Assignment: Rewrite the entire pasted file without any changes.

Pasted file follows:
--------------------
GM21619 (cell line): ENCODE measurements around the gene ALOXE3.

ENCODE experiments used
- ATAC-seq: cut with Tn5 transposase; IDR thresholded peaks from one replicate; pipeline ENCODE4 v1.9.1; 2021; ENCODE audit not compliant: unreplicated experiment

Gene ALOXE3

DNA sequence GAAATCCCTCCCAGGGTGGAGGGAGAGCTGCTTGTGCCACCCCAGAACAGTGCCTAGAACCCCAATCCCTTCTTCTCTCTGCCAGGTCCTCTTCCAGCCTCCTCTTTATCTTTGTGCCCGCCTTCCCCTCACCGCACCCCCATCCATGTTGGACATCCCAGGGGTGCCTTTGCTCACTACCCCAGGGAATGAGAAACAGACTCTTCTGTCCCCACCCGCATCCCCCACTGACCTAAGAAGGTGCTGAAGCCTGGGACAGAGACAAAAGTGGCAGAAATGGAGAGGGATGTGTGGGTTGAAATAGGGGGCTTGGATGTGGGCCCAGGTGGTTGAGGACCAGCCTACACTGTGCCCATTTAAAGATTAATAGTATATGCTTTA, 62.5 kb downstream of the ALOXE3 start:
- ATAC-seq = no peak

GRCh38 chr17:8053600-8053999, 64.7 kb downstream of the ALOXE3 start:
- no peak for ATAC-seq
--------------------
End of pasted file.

GM21619 (cell line): ENCODE measurements around the gene ALOXE3.

ENCODE experiments used
- ATAC-seq: cut with Tn5 transposase; IDR thresholded peaks from one replicate; pipeline ENCODE4 v1.9.1; 2021; ENCODE audit not compliant: unreplicated experiment

Gene ALOXE3

DNA sequence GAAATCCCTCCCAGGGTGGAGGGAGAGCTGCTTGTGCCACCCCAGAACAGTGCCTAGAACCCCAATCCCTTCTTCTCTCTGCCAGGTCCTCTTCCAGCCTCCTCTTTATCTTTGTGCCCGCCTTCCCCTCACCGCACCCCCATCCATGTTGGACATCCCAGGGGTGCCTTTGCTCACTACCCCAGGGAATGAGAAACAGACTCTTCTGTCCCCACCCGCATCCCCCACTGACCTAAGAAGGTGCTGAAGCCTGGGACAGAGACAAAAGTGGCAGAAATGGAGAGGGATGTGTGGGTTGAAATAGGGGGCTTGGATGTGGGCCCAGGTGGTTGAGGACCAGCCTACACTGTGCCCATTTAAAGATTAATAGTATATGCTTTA, 62.5 kb downstream of the ALOXE3 start:
- ATAC-seq = no peak

GRCh38 chr17:8053600-8053999, 64.7 kb downstream of the ALOXE3 start:
- no peak for ATAC-seq